Brenda admits the lingering misconception regarding protein imbalance in plant-based diets can be frustrating. “The assumption that plant-based diets can’t be balanced or are lacking in protein is an unfounded perspective from the 1970s that is out-of-touch with our modern understanding of nutrition,” Brenda says. “Fortunately, we have so much evidence in our favour that national and international health organizations agree and are recommending plant-predominant diets.
“It is interesting to note that Health Canada, in their latest version of Canada’s Food Guide (2019), tells consumers to, ‘Choose protein foods that come from plants every day. Plant-based protein foods can provide more fibre and less saturated fat than other types of protein foods.’ ”
When it comes to the single-most important element to consider for a balanced plant-based diet, Melina points to diversity. “First and foremost, eat a diverse array of whole plant foods. Don’t limit yourself to a few food sources,” Melina says. “Include a mix of legumes, whole grains, vegetables, fruits, and seeds and nuts as shown in the Vegan Plate. Legumes — foods that grow in pods — are the food group that may be challenging for people. However, 20 kinds of beans, peas and lentils are commonly used around the world in ways that are very appealing.
“We can start the day with toast and peanut butter — peanuts are legumes — or use soy milk, the relatively high protein plant milk. We can cook batches of lentil or bean-based soups and keep portion-sized containers in the freezer. We can learn tips from other cultures that rely on legumes.”
In order to ease the search for balanced, plant-based recipes, the authors assembled 30 simple dishes for people to try making at home.
“Providing recipes, practical tips, menus, and a food guide provides a higher level of support for those wishing to take the next step on their journey,” Brenda says. “Plant protein sources offer a wide range of options that cater to different dietary preferences and restrictions. By showcasing a variety of delicious recipes, we hope to inspire readers to diversify their diets and explore new culinary possibilities. Our view is that delicious, protein-rich recipes will be shared by our readers with a broader audience that will become more of an option for plant-based possibilities.”
As for what the authors hope readers take away from the informational guide, they pointed to proving — and once and for all — that plants are an optimal source of protein.
“For people of all ages and stages,” Brenda stresses. “Plant-protein sources provide impressive advantages over animal protein sources when it comes to health, ecology and ethics.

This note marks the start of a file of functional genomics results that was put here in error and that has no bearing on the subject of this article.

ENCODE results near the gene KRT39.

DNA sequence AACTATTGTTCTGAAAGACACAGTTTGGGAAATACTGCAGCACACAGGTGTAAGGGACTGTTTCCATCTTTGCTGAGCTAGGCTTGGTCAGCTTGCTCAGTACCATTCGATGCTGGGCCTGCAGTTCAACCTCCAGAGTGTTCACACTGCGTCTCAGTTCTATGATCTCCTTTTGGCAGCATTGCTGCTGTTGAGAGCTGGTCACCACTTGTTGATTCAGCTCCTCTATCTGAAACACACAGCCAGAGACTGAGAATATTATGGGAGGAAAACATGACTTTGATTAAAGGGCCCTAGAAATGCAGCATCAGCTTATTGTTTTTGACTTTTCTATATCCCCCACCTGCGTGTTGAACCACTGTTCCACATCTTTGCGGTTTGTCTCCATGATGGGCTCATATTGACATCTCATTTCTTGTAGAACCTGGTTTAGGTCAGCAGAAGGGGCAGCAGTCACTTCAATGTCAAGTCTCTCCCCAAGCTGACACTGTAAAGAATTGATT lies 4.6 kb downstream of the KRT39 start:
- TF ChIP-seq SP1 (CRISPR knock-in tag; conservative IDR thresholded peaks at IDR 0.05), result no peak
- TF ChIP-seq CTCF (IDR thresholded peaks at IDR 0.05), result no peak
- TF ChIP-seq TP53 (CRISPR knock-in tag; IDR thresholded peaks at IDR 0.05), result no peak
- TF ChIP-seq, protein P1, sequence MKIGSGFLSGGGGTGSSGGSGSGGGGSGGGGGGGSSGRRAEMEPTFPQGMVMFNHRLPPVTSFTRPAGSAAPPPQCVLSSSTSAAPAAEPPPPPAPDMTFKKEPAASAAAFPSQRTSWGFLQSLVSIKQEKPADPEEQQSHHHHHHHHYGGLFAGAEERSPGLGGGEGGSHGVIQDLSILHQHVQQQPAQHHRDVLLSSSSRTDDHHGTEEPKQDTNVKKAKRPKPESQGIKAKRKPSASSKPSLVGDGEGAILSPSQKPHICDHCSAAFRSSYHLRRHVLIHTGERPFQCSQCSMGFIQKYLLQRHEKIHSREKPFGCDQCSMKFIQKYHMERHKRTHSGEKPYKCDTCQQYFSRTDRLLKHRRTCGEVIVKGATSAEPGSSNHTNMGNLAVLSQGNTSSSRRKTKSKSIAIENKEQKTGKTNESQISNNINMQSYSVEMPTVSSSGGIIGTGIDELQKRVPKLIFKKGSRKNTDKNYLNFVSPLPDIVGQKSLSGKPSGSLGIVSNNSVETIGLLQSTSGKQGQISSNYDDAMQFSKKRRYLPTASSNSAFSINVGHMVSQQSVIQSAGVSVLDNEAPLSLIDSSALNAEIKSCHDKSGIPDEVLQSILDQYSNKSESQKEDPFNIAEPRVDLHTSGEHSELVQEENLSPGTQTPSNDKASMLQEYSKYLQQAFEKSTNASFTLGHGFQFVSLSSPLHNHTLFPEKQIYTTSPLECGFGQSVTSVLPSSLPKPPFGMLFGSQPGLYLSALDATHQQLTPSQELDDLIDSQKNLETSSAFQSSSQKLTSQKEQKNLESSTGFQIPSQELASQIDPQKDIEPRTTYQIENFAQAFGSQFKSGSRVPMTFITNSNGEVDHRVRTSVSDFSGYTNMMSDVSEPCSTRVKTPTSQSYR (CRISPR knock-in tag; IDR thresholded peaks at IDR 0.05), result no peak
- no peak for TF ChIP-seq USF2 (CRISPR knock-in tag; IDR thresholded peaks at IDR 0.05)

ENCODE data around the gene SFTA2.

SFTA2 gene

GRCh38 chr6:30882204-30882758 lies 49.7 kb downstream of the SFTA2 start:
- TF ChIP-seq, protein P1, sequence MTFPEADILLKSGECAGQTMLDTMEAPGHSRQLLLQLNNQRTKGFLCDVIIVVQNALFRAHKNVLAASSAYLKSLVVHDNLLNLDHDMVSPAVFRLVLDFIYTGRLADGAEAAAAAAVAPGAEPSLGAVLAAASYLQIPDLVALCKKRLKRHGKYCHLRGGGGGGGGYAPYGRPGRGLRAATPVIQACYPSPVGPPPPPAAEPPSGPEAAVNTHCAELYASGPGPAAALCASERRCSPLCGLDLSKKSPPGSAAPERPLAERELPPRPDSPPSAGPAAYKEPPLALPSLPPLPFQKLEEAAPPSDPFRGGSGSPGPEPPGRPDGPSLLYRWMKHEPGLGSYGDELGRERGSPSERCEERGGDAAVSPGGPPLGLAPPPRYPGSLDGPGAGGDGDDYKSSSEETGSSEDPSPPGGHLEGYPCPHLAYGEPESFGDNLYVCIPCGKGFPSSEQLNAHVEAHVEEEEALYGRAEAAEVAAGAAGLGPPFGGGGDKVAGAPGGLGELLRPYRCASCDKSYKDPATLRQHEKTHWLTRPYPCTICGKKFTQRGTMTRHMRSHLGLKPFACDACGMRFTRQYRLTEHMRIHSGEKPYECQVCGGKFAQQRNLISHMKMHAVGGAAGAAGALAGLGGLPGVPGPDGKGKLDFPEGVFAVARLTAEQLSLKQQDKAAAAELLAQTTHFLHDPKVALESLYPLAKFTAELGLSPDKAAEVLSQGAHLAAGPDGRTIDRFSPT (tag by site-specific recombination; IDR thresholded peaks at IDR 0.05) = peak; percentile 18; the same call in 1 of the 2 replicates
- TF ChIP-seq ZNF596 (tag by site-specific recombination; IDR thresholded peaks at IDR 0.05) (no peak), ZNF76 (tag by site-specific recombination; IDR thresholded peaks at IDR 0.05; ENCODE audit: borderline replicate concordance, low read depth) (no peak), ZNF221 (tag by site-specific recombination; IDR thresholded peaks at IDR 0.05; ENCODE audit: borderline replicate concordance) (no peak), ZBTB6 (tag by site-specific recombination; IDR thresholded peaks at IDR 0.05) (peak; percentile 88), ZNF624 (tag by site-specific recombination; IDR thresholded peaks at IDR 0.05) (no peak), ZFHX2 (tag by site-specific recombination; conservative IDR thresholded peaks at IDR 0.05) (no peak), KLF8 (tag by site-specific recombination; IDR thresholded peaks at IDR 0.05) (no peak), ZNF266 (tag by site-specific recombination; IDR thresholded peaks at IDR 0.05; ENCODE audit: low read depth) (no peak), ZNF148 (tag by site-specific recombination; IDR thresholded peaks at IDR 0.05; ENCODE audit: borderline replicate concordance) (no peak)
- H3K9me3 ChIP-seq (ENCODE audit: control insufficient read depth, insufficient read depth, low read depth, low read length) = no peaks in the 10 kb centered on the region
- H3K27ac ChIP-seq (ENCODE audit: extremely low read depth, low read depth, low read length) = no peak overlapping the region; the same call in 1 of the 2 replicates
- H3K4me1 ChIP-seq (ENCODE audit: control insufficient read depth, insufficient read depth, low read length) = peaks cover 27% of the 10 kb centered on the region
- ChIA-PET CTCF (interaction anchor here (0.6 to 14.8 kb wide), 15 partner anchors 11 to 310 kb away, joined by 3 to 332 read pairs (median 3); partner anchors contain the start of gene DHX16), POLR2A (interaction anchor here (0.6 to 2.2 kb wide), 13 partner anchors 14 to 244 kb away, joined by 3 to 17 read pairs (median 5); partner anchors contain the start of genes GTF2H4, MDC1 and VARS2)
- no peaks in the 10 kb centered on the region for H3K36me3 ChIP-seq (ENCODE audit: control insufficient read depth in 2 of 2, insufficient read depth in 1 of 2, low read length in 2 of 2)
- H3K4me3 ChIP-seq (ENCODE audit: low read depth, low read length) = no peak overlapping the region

“We also hope that consumers are inspired to share recipes and information with friends and family so that plant-based eating is seen as an essential part of the solution as we attempt to move towards a healthier, more sustainable, more compassionate way of living.”
Gado Gado is one of Indonesia’s national dishes. It consists of vegetables that are raw or steamed until tender-crisp, plus tofu or tempeh and topped with a spicy peanut sauce. We give a health lift by baking rather than frying the tofu or tempeh and omitting the oil in the sauce. Get creative with the vegetables and include local and seasonal choices. You may put the items on a large platter or individual dishes, and let guests assemble their own plates. Serve with Gado Gado Sauce.”
Tofu or Tempeh
12 ounces (360 g) firm tofu or tempeh cut into 3/4-inch (2 cm) cubes
1 tbsp (15 mL) tamari
1 tsp (2 mL) seasoning blend of your choice
1/2 tsp (2 mL) turmeric
2 sweet potatoes, cut into 3/4 inch (2 cm) cubes, steamed 10 minutes
2 cups (500 mL) green beans cut into 1-inch (2.5 cm) pieces, steamed 8 minutes
2 cups (500 mL) broccoli florets and pieces, steamed 6 minutes
4 cups (1 L) finely chopped leafy greens (e.g., bok choy, kale, collards), steamed 3 minutes
2 cups (500 mL) mung bean sprouts, steamed 1 minute
2 cups (500 mL) finely shredded red cabbage
2 carrots, shredded
1 cucumber, thinly sliced
1 red pepper, sliced in strips
1/2 cup (125 mL) sliced green onions
1/2 cup (125 mL) chopped cilantro, lightly packed
1/4 cup (60 mL) crushed peanuts
1-2 limes cut into wedges
Preheat oven to 350 F. Place tofu or tempeh in a medium-sized bowl. Coat with tamari, seasoning blend and turmeric. Transfer tofu or tempeh onto a baking sheet lined with a silicone mat or parchment paper. Bake for 20 minutes or until crispy. Transfer to a bowl.
Steam the vegetables in two batches. Start by steaming the sweet potatoes; after 2 minutes add green beans, and after another 2 minutes add broccoli, and steam for another 4 minutes. Remove these and place on a platter (or individual plates). With second batch, cook greens for 2 minutes then add bean sprouts and steam for another minute. Arrange these steamed vegetables, the raw vegetables and tofu on the platter. Serve with optional toppings of your choice.
Makes 4 servings.
Gado Gado Sauce
3/4 cup (185 mL) very hot water
1/2 cup (125 mL) peanut butter
2 medjool dates or 6 deglet noor dates
2 tbsp (30 mL) lime juice
2 tbsp (30 mL) tahini
1 tbsp (15 mL) tamari
1 tsp (5 mL) tamarind paste (optional)
1 tsp (15 mL) chopped fresh ginger
2 cloves garlic
1-3 small hot peppers or 1/2 tsp (2 mL) hot sauce
Put the water, peanut butter, dates, lime juice, tahini, tamari, tamarind paste, ginger, garlic, and hot peppers in a blender and process on high speed until smooth. Refrigerate until ready to use.
Makes 1 1/2 cups.